- East Asia is composed of China, Japan, Mongolia, and North and South Korea. Watersheds drain from the landmass into the East China Sea, south of which sit both Taiwan and the Philippines. East Asia contains 22% of the world’s population, cultivates 9.2% of the world’s arable land and consumes 37% of the world’s N fertilizer (FAOSTAT, 2010; Streets and Waldhoff, 2000; Zheng et al., 2002). Furthermore, it has experienced unprecedented increases in food and energy demand in the last three decades.
- To support this growth large amounts of N have been added into this region, especially in China, Japan and South Korea. This can be mainly attributed to increasing fertiliser use to increase crop yields. Fertilizer N application plays a vital role in ensuring food and energy security, however there is often a low level of fertilizer recovery with associated environmental impacts. With the increase of human population and economic development in this region, reactive N pollution due to fertilizer use and fossil fuel combustion is likely to increase further, along with losses from animal manures and issues relating to the management of sewage. It is therefore likely that East Asia will be an even larger global hotspot for N problems in the future.
Role in Towards INMS
- The countries in the East Asia Demonstration have been facing similar challenges in recent decades, associated with rapidly growing populations and changing diets (i.e. increasing meat consumption). Therefore, the work of the INMS community will benefit this region by providing a platform for exchanging knowledge/information on fundamental nitrogen processes, and policies to reduce nitrogen inputs and abate issues caused by excess nitrogen within the region.
- The INMS project will improve understanding of the global/regional N cycle and investigate/test practices and management policies at the regional, national and local levels. A key aim of this work will be to reduce negative impacts of Nr on the ecosystems, environment and human health. As a region with excessive Nr and the largest Nr use worldwide, East Asia needs to be well informed on how to manage N. Implementation of N management strategies are needed that address negative effects of excess Nr whilst not impacting economic development. A demonstration activity, which delivers conclusions refining approaches to national/regional assessments and improves understanding of regional N cycle, will address these challenges and provide opportunities for East Asia.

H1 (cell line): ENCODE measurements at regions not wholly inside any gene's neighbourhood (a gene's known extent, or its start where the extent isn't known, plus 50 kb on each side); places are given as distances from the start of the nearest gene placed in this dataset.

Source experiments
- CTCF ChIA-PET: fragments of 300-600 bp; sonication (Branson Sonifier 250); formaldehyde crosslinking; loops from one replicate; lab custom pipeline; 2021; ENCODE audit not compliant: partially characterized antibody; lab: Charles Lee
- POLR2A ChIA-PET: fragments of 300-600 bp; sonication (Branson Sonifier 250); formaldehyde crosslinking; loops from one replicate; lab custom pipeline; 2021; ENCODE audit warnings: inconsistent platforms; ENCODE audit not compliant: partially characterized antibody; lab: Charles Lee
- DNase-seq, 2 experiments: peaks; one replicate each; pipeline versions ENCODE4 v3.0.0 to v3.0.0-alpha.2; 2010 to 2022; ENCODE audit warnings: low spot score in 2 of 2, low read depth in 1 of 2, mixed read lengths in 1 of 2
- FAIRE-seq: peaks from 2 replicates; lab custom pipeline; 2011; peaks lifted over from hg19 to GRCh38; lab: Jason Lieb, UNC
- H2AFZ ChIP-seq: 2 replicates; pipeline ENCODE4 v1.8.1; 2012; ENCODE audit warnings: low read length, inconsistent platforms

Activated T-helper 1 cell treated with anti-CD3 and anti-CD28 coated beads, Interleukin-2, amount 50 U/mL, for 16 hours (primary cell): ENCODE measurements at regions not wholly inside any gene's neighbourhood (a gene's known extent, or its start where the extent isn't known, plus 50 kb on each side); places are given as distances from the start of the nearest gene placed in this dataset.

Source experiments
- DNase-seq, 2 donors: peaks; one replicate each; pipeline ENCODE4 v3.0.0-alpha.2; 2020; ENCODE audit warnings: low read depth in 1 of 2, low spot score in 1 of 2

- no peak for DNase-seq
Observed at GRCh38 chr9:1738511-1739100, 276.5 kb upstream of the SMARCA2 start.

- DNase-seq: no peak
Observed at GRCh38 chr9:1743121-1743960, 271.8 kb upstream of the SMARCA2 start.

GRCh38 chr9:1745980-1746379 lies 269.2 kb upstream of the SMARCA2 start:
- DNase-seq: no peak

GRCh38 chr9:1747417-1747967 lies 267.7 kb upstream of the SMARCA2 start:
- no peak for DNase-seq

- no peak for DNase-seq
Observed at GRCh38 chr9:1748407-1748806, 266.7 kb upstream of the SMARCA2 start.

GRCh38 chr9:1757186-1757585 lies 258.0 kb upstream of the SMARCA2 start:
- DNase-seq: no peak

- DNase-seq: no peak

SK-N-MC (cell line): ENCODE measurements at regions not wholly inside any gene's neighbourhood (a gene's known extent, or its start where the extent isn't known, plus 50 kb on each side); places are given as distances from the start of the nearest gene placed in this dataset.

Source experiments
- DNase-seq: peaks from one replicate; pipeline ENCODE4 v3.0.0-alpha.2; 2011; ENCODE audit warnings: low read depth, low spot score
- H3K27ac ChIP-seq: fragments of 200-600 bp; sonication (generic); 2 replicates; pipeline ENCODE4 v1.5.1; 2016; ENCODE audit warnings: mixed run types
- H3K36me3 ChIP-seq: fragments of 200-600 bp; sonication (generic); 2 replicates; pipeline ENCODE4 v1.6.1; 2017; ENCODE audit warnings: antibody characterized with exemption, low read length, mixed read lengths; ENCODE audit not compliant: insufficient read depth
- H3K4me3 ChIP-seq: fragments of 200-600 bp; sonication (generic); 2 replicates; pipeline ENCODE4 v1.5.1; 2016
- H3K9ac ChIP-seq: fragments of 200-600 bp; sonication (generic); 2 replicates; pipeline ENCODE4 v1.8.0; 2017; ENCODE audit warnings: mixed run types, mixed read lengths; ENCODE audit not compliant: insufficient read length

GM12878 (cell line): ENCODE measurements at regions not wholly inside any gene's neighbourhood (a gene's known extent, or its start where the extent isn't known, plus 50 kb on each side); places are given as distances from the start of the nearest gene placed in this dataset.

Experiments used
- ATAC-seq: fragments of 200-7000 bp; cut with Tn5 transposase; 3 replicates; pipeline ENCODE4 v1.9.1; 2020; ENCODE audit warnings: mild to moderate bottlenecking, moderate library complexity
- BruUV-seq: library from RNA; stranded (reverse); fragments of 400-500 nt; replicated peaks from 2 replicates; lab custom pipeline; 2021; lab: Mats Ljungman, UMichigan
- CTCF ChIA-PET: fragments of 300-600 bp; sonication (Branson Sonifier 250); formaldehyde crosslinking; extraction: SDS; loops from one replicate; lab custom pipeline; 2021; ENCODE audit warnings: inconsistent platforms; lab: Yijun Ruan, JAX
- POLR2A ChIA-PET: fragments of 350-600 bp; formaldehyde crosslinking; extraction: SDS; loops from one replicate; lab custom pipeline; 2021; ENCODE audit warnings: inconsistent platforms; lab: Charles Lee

- To achieve these outputs, we have to design a common methodology for our regional demonstration to refine regional Nr assessments and improve understanding of the regional N cycle. This is important since a common methodology would insure that the results from different regions are comparable. This is of course the basis of a global N assessment and global N management. First of all, we have to obtain good quality data on both human activities and N cycling parameters. This will require the examination of the N flows by source, sector and loss pathway, at different scales. To identify and quantify uncertainties further focused monitoring at a smaller scale maybe required.
For more information on the partners that are part of this Regional Demonstration please see our Regional Case Study Partners page.